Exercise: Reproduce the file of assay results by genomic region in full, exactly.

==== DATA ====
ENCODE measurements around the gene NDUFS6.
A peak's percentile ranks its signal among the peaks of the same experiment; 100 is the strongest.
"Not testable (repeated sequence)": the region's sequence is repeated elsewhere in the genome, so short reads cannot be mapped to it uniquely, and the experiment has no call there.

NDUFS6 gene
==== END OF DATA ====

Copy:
ENCODE measurements around the gene NDUFS6.
A peak's percentile ranks its signal among the peaks of the same experiment; 100 is the strongest.
"Not testable (repeated sequence)": the region's sequence is repeated elsewhere in the genome, so short reads cannot be mapped to it uniquely, and the experiment has no call there.

NDUFS6 gene